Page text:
Gerbil Genetics

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Gerbil Genetics

Gerbils: Chimeras & Mosaics

chimerapromo.jpgOn rare occasions, a coat colouring can grab the attention of the gerbil community and usually these coats with their unusual markings involve mosaicism or chimerism. These animals are usually bi-coloured or tri-coloured when combined with Spotting.  Significantly, their markings are usually distinct and their coat patterns are unlike those seen in all other white marked gerbils.

Gerbil genetics for the beginner

genepromo1.jpgSeveral of the existing genetics guides at eGerbil have now been updated with new information on both the old and new genes in circulation, and these pages have been redesigned with the beginner in mind.  Each section has been taken from our existing genetics section and has been completely re-edited,updated, and compiled as an introduction into the basic concepts of gerbil genetics.

For anyone interested in the coat mutations of the Mongolian gerbil, our mutation timeline gives you accurate and up to date chronological information on each mutation since the gerbil was introduced as a pet, and the date when they were first discovered.  Each section also gives you a potted history on each gene in question and also when it gained the interest of the scientific community.

Odd-Eyed Gerbils

Heterochromia Iridum in the Mongolian gerbil

oddeyethumb.jpgThis strange occurence of odd-eyed animals which although rare, can be found documented in many domestic species including dogs, cats, horses, cattle and rodents.  It can also be observed in humans too.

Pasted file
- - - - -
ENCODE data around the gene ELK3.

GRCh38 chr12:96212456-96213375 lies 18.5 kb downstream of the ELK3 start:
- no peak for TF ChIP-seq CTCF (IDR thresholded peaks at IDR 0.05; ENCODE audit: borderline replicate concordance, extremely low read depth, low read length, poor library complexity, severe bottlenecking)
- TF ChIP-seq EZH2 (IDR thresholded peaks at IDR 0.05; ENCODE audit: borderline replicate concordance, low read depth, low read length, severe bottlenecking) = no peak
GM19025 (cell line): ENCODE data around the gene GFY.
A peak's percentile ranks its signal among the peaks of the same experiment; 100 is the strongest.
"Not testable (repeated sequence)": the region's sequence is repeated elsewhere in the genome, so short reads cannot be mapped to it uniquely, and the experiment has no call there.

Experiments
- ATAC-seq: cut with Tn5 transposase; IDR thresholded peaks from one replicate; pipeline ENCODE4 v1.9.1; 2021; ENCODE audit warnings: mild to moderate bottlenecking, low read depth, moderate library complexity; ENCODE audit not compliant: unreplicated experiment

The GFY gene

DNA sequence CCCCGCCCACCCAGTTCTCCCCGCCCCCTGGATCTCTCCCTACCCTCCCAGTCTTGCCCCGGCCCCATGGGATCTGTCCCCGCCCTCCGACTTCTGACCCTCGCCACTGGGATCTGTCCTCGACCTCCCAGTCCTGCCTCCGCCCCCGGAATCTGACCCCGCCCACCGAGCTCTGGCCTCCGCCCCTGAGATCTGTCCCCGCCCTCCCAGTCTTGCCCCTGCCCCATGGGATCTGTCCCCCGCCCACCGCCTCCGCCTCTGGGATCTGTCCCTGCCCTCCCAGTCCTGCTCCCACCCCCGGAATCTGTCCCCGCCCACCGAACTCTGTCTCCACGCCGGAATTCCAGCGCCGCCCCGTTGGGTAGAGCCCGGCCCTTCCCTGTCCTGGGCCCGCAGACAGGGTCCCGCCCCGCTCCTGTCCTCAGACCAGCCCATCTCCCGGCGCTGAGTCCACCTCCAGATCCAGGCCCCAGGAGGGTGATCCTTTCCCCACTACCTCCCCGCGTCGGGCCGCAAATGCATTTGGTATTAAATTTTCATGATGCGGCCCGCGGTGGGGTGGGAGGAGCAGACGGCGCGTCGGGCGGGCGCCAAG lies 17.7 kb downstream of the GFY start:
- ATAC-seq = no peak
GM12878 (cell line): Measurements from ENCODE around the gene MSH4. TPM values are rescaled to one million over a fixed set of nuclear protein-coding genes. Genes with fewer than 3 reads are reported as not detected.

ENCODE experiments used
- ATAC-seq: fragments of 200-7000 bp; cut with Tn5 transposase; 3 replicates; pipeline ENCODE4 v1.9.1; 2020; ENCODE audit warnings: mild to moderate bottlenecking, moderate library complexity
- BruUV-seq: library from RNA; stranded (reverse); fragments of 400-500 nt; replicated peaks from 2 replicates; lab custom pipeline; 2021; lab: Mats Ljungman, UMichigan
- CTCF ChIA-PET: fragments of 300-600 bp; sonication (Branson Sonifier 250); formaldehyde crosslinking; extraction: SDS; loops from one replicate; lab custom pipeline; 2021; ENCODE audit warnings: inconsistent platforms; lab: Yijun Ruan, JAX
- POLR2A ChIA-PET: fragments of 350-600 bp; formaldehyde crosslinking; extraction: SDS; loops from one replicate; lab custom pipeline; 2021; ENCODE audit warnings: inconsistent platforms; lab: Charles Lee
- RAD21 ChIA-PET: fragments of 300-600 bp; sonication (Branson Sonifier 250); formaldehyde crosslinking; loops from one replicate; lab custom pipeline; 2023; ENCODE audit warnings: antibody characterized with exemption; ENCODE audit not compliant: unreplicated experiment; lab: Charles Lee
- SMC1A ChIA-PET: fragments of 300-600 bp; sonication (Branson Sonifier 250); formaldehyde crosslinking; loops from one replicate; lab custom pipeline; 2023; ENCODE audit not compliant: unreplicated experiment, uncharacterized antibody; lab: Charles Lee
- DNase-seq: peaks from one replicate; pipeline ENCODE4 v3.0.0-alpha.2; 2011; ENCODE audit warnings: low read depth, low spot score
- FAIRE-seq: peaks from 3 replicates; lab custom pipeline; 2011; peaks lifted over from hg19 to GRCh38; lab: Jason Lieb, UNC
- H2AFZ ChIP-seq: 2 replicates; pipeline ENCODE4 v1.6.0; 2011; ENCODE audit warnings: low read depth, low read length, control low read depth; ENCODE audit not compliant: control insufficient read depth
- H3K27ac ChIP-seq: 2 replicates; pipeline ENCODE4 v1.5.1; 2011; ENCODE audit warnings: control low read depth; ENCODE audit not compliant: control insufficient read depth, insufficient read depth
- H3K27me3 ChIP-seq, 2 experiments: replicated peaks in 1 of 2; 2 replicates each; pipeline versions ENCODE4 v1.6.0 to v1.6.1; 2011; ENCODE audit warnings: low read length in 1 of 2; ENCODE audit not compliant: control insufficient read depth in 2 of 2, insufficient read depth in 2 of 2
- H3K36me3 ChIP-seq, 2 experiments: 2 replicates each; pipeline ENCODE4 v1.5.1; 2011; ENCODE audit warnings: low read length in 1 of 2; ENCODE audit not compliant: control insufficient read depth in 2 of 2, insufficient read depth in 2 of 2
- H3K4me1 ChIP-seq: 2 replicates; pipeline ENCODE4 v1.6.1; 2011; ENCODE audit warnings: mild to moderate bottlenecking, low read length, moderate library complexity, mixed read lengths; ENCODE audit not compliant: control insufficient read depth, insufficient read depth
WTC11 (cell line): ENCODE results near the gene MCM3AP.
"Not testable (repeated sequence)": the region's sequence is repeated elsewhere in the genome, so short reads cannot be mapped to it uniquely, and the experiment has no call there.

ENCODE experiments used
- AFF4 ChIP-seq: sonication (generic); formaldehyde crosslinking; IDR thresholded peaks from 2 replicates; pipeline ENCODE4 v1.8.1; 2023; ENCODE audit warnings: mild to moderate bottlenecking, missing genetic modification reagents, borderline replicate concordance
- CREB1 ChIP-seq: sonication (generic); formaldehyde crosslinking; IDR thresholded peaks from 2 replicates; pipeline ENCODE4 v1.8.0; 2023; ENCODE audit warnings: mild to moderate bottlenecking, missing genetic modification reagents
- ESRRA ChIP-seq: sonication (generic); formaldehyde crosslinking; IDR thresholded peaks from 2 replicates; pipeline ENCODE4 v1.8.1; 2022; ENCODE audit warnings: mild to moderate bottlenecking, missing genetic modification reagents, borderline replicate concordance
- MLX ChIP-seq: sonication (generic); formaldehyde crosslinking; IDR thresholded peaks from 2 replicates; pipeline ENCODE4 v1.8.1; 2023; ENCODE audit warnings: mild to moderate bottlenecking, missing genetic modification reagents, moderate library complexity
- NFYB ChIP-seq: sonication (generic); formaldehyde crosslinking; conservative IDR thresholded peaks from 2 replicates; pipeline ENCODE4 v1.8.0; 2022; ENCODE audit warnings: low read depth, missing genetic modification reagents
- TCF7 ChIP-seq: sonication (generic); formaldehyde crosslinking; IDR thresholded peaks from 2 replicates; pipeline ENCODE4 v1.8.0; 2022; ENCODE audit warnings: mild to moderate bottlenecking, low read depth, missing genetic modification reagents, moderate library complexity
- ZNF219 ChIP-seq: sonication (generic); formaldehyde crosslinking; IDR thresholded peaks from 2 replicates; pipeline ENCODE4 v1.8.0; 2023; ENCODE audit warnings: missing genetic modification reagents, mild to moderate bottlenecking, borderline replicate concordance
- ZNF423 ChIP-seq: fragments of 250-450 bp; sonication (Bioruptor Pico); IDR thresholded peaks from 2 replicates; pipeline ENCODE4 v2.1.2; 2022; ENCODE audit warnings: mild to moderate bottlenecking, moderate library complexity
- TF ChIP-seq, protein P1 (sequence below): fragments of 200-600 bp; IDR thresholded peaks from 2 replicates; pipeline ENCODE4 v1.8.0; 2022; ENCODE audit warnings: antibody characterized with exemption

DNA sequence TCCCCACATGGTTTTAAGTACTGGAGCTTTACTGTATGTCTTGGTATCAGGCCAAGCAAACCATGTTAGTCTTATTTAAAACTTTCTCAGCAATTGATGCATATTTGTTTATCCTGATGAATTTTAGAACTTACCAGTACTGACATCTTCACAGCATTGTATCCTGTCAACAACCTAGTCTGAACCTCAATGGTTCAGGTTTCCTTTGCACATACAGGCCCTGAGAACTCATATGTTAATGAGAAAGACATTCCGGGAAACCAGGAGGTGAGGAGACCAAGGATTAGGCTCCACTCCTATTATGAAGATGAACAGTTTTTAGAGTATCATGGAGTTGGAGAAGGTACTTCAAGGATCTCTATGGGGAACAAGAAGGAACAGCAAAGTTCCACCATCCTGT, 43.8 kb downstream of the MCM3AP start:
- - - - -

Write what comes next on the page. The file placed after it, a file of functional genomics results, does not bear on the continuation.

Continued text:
Recently with the appearance of a new spotting gene known as Semidominant lethal spotting, odd-eyed gerbils have begun to appear in breeding lines when this new gene is combined with the well known Dominant spotting gene.  The gerbils in question didn't appear to have any related problems with this eye condition and appeared quite healthy, however these breeding lines that are the  result of combining the two spotting genes are more predisposed to neurological problems....

Semi-Dominant Lethal Spotting in the Mongolian Gerbil

rblitterthumba.jpgRead about the new spotting gene that first appeared in the Czech Republic and nearby countries around 2000, and despite its known health problems it has since migrated to virtually everywhere in Europe and is now appearing in pet shops around the U.K.   The articles deals with this spotting gene in depth and includes breeding studies,health data and the subsequent identification of the gene.

In 2008, a thread started on the eGerbil forum telling members that Pets@Home petshop chains were then selling what looked like Extreme White and White paws gerbils at a few of their outlets.  To explain further, White paws gerbils are carrying a single dominant lethal spotting gene, so in effect this type of lethal spotting is said to be in its heterozygous state, if it were homozygous...

Gerbil Mutation timeline has been revised & updated!

muttimepromo.jpg Have a look at the new revised gerbil mutation timeline and see how mutations in the gerbil gene pool have allowed breeders to create all the stunning coat colours we see in our pet gerbils today.  When the gerbil first became a household pet, no colour mutations existed, however since the animal has been kept in captivity many unusual coat mutations have arisen all of which helps our little furry friend remain one of the most attractive and sought after small animals when choosing a pet today.

The Underwhite Gene, a new Mutation in the Mongolian Gerbil

Over the years it has been the mouse coat colour genes that have played a significant role in the understanding of the basic aspects of mammalian genetics. This holds true for the Underwhite locus which encodes for the MATP (membrane-associated transporter protein) protein, which has been used repeatedly as a coat colour marker in gene linkage and mapping studies. For many years, it was the phenotypic marker of choice for locating genes on chromosome 15....

 

To read the full article either click on the photo link above or here